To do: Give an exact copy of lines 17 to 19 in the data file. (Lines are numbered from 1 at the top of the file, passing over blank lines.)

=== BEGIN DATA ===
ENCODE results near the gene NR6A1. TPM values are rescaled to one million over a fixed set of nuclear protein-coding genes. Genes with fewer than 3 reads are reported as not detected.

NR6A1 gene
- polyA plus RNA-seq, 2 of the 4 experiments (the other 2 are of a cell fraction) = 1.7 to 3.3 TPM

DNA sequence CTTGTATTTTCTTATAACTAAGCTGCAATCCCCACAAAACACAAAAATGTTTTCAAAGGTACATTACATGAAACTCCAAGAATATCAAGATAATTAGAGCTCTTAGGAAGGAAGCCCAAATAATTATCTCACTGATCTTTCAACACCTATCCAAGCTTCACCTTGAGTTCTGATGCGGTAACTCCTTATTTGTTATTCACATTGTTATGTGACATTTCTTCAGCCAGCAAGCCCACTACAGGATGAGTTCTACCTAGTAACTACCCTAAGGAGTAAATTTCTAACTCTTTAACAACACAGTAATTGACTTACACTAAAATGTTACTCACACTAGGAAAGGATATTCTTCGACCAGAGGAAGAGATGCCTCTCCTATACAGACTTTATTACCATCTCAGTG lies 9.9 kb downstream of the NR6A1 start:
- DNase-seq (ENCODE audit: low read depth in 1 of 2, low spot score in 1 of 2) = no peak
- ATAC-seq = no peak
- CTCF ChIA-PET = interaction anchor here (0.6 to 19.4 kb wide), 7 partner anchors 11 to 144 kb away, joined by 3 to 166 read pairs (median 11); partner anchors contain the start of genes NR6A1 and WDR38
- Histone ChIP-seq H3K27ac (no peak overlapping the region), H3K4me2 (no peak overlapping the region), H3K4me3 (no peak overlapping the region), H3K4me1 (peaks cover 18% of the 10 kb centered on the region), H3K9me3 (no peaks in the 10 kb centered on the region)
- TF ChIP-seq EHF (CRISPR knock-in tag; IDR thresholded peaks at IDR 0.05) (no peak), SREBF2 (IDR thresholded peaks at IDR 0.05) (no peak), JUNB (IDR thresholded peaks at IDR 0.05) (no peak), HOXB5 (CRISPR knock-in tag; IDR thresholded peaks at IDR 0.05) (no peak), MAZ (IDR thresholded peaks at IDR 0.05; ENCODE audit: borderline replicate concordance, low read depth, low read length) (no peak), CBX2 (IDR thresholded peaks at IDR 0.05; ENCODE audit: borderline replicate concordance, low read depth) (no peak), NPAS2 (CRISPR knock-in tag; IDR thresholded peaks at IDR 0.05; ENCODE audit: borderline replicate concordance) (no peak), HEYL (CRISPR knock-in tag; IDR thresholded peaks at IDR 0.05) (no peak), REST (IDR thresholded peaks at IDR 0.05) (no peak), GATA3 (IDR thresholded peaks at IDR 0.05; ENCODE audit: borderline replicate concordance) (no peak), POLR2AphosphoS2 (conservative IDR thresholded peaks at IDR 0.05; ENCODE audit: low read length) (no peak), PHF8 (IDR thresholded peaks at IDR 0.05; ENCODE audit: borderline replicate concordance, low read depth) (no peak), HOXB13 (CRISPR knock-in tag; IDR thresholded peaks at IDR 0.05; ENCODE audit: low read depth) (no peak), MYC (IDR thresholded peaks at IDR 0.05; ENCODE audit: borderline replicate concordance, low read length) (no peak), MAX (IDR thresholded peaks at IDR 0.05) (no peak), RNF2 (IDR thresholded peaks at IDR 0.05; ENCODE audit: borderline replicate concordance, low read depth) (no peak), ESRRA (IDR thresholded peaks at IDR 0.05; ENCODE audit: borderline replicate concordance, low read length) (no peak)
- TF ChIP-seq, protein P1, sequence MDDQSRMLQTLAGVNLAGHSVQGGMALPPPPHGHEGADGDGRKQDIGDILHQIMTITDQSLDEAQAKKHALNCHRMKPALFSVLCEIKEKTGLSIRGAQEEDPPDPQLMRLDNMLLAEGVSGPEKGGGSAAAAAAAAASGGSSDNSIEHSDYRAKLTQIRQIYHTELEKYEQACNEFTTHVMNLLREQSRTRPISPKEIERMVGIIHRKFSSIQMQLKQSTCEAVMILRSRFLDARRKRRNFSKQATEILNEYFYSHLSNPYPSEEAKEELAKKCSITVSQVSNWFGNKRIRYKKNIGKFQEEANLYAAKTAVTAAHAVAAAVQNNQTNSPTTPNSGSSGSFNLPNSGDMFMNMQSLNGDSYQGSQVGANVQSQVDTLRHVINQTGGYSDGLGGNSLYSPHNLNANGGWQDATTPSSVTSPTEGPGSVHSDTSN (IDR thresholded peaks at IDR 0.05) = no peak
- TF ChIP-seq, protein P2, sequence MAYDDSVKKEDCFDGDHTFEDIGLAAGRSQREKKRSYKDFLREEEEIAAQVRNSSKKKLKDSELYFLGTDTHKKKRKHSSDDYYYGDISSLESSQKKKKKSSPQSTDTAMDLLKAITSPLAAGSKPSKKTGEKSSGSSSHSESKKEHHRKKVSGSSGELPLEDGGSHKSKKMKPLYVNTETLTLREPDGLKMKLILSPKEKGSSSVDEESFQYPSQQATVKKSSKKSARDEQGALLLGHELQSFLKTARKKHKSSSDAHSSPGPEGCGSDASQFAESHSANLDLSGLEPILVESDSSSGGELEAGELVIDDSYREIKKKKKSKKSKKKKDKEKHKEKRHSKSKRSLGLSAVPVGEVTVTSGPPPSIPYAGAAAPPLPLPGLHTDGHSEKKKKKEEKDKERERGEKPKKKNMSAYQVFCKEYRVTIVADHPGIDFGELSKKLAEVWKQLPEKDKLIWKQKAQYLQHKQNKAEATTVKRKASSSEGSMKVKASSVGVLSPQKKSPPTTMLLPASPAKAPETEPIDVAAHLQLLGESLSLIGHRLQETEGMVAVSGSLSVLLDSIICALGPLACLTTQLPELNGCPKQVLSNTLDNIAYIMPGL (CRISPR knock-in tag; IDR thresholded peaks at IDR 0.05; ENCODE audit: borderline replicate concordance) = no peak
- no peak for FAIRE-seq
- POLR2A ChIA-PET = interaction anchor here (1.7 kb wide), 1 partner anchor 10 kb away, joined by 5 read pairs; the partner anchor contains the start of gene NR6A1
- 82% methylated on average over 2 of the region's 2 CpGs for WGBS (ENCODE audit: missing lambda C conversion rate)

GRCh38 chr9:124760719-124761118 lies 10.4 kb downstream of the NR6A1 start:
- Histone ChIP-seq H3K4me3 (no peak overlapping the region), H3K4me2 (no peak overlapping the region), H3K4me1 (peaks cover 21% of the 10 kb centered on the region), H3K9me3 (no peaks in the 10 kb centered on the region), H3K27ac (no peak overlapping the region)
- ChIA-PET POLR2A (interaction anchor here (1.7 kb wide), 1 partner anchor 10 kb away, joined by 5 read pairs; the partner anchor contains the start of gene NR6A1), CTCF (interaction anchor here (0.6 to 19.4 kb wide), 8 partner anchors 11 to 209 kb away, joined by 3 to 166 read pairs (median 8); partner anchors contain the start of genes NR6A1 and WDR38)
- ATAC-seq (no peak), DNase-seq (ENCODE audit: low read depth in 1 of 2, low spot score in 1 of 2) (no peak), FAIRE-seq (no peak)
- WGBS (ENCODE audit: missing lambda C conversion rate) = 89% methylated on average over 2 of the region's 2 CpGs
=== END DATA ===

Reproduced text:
- ChIA-PET POLR2A (interaction anchor here (1.7 kb wide), 1 partner anchor 10 kb away, joined by 5 read pairs; the partner anchor contains the start of gene NR6A1), CTCF (interaction anchor here (0.6 to 19.4 kb wide), 8 partner anchors 11 to 209 kb away, joined by 3 to 166 read pairs (median 8); partner anchors contain the start of genes NR6A1 and WDR38)
- ATAC-seq (no peak), DNase-seq (ENCODE audit: low read depth in 1 of 2, low spot score in 1 of 2) (no peak), FAIRE-seq (no peak)
- WGBS (ENCODE audit: missing lambda C conversion rate) = 89% methylated on average over 2 of the region's 2 CpGs